Aurora board told plant coming soon
Published 12:29 am Wednesday, May 9, 2007
Offer to purchase land for facility expires on June 30
By CHRISTINA HALE
AURORA — Tom Thompson, the executive director of the Beaufort County Economic Development Commission, assured members of the Aurora Board of Commissioners on Monday night that the planned ethanol plant, which has been six years in the making, is coming soon.
Thompson’s remarks were part of his update on the overall economic standing of the town.
Dave Bradley, a leading partner with Agri-Ethanol Products in Raleigh, originally had a $60 million plant put together, Thompson said.
The wealthy individual paid Bradley “to stop what he was doing and design a larger plant and 19 other sites,” Thompson said.
Thompson said the recent delays have been caused by two things: the cost of steel and concrete going up and the limited number of qualified contractors available to build the plant. Those contractors have plenty of work and offers of work, he noted.
Thompson said the funds for the Aurora plant are in place.
The offer for AEP to buy the land for the plant expires June 30. Thompson didn’t know if that deadline could be renegotiated, but he said Bradley assured him the June 30 deadline would provide him enough time to begin the project.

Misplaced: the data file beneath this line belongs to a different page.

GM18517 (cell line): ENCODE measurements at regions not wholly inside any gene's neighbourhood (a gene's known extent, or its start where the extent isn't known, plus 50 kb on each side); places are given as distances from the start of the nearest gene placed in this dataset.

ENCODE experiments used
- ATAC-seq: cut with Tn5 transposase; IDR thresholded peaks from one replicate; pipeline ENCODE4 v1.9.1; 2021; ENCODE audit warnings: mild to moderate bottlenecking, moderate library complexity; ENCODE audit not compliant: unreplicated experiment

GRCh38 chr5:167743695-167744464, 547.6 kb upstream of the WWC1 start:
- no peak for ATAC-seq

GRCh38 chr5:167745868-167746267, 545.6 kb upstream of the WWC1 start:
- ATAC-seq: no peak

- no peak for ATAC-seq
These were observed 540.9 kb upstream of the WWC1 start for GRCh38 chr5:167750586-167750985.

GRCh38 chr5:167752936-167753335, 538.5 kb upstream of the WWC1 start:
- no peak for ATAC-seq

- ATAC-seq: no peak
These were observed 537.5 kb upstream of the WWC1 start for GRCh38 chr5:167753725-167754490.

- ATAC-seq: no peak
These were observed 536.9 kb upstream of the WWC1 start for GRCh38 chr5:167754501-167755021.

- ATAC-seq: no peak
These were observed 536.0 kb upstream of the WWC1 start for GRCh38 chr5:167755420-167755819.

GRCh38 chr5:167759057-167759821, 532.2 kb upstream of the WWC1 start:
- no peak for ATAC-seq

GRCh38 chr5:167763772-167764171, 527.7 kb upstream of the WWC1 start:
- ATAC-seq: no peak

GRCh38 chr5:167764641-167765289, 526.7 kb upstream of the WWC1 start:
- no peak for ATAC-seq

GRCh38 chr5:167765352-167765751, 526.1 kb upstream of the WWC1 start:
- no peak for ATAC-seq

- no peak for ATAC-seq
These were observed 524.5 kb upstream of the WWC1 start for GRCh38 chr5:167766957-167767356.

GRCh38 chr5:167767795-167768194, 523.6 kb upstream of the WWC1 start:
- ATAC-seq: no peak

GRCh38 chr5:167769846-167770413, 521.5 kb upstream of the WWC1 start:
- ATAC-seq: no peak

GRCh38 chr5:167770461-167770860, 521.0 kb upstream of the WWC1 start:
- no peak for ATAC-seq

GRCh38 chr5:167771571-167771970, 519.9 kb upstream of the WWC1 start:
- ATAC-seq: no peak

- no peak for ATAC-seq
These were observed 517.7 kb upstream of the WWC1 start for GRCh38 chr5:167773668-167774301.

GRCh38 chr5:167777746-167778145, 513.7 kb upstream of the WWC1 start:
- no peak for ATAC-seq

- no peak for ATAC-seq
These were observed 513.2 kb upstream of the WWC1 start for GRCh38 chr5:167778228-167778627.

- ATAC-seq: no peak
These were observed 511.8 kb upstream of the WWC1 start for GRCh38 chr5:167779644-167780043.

As for other plans for Aurora, Thompson said “a lot of what we planned … revolved around that plant.”
An investor has been looking into building a waterfront hotel in Aurora, but that investor is waiting for a final announcement on the ethanol plant, Thompson said. The hotel could take in traffic from the ethanol plant and “be a sportsman’s hotel like you see in Plymouth,” he said.
Thompson suggested putting up a Web site, once the hotel is in place, in an effort to “sell this area as a great place to come to hunt and fish.”
Commissioner Clif Williams said in response, “I’m going to keep my hopes up that we will hit a home run, but it’s been a long way.”
More than just the ethanol plant was discussed at the meeting.
Several investors were interested in the “old North Carolina Phosphate Corporation barge site,” Thompson said. But when PCS Phosphate decided to seek a permit that would allow it to expand its mining operation, that barge site was taken off the market, Thompson said. Bids for that site reached $1 billion, he said.